An ongoing effort from the Illinois team involved in the Collaborative Improvement and Innovation Network to Reduce Infant Mortality (IM CoIIN) is to get 90 percent of very preterm infants in Illinois delivered in Level 3 perinatal facilities. These facilities feature neonatal intensive care units (NICUs), where a combination of leading-edge technology and specially trained staff can vastly improve health outcomes for high-risk babies.

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  • 4 Strategies for Building a Public Health Social Movement

    Posted March 03, 2016 by Cindy Hutter

    Forget the old marketing tactic of shouting loud and often. Mario Drummonds, MS, LCSW, MBA, the CEO of Strategy Interactions, and a participant in the NICHQ-led Collaborative Improvement and Innovation Network to Reduce Infant Mortality (IM CoIIN), shares four strategies for building a public health social movement to increase state and national attention on your healthcare issue.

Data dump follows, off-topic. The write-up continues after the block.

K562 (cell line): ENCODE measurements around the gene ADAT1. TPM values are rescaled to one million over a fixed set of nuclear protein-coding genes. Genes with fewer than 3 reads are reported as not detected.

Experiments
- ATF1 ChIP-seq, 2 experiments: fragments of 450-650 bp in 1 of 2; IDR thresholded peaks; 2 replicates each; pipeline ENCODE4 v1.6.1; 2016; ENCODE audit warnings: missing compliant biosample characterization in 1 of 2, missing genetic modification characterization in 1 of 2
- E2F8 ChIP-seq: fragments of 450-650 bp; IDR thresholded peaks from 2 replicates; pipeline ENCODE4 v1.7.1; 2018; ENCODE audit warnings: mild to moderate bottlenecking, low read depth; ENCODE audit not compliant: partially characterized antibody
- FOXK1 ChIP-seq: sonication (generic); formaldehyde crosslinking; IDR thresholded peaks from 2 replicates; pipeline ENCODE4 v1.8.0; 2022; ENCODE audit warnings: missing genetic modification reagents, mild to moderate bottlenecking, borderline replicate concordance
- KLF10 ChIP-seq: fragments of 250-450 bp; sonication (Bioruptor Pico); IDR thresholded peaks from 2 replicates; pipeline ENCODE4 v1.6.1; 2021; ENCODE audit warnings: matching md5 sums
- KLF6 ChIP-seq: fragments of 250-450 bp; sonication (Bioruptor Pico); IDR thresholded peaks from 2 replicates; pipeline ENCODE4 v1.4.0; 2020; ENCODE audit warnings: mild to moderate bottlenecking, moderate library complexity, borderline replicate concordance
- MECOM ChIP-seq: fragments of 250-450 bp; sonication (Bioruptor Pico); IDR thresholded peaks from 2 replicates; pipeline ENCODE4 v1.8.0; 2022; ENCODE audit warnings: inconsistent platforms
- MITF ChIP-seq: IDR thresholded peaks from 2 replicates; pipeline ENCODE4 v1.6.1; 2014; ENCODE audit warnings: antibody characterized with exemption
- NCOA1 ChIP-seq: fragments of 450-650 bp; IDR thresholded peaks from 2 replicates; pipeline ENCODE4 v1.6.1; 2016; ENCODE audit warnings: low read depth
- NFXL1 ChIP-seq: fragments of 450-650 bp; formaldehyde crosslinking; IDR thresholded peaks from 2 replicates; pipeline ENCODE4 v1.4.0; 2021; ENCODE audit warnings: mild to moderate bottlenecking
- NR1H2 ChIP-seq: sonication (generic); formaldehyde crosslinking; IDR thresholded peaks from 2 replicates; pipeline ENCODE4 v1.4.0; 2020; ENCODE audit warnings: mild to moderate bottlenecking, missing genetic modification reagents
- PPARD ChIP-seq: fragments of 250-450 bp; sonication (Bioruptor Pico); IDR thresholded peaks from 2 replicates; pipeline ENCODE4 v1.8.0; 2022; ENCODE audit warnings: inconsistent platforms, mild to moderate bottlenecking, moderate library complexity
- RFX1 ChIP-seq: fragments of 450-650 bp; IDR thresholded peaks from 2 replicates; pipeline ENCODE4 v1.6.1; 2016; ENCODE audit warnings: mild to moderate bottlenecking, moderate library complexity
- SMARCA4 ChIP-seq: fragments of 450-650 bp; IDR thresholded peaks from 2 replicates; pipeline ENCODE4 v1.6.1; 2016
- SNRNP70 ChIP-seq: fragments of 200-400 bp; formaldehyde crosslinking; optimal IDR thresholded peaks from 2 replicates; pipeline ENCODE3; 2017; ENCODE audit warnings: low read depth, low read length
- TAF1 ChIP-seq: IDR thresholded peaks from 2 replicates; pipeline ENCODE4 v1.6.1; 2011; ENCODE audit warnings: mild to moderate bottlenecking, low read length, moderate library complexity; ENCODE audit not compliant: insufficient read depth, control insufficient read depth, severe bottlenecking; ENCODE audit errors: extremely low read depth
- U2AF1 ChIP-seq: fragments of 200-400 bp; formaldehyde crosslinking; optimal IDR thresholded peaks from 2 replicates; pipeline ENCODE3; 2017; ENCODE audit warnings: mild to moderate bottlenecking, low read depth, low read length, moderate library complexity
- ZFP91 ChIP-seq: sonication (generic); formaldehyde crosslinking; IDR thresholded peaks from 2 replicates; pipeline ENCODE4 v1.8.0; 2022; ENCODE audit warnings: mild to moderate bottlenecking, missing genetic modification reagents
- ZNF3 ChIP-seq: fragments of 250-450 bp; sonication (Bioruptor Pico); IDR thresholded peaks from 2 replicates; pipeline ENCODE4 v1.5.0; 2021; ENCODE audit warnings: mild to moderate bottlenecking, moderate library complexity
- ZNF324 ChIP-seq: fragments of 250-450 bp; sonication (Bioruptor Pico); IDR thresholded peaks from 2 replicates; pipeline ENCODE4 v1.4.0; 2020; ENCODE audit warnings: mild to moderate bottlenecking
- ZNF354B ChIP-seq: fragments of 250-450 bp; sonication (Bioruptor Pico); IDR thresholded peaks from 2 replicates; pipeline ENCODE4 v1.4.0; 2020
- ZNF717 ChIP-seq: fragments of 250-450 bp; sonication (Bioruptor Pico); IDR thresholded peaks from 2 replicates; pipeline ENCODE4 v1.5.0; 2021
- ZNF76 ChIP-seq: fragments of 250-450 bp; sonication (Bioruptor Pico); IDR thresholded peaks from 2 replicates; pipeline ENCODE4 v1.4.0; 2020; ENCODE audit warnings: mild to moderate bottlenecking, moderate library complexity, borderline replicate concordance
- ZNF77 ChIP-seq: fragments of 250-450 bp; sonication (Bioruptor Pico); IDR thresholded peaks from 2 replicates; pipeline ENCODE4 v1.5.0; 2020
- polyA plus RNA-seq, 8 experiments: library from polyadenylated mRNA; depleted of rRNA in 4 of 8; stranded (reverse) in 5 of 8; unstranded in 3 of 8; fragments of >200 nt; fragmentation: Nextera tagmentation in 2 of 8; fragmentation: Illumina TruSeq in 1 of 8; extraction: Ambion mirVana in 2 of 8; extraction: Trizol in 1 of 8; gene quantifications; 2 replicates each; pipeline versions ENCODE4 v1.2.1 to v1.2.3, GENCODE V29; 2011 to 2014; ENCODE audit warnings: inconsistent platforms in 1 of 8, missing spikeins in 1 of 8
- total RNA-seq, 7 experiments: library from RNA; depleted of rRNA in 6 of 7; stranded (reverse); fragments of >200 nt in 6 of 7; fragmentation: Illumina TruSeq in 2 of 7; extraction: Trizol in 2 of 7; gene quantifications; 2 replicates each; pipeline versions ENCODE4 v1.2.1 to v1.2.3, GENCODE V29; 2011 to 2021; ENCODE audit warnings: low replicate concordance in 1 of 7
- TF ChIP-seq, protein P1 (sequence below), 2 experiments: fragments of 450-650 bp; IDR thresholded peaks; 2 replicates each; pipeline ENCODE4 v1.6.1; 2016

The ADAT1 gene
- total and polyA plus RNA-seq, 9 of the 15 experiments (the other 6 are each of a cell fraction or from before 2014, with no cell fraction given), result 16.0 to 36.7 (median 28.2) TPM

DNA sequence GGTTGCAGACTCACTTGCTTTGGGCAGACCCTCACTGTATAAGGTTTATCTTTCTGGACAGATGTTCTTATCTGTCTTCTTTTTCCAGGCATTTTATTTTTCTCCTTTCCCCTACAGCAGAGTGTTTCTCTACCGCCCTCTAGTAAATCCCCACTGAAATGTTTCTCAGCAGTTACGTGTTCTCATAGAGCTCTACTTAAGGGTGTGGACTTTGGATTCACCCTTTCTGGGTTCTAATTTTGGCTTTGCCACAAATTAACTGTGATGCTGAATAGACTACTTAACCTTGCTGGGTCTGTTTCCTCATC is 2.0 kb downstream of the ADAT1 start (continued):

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  • South Carolina Finds Winning Strategy to Reducing Unintended Pregnancies in its Medicaid Population

    Posted March 01, 2016 by Wendy Loveland

    In South Carolina, half of all pregnancies in 2010 were unintended, primarily due to either lack of or failed contraceptives. Within the South Carolina Medicaid population, almost 79 percent of women defined their pregnancy as unintended. This is particularly troubling because births resulting from unintended pregnancies are linked to adverse maternal and child health outcomes and myriad social and economic challenges. To reduce this percentage, South Carolina Medicaid began a policy change in 2012 aimed at increasing the use of immediate postpartum inpatient insertions of long-acting, reversible contraceptives (LARCs).

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  • New CDC Data Shows More Work Needed to Curb Smoking During Pregnancy

    Posted February 19, 2016 by Sabrina Selk

    It has been more than 50 years since the Surgeon General’s report on the adverse health impacts of smoking. However, maternal smoking during pregnancy remains a persistent problem that healthcare and public health professionals have been unable to eliminate.

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  • Find Success and Mirror It - Can It Be That Simple?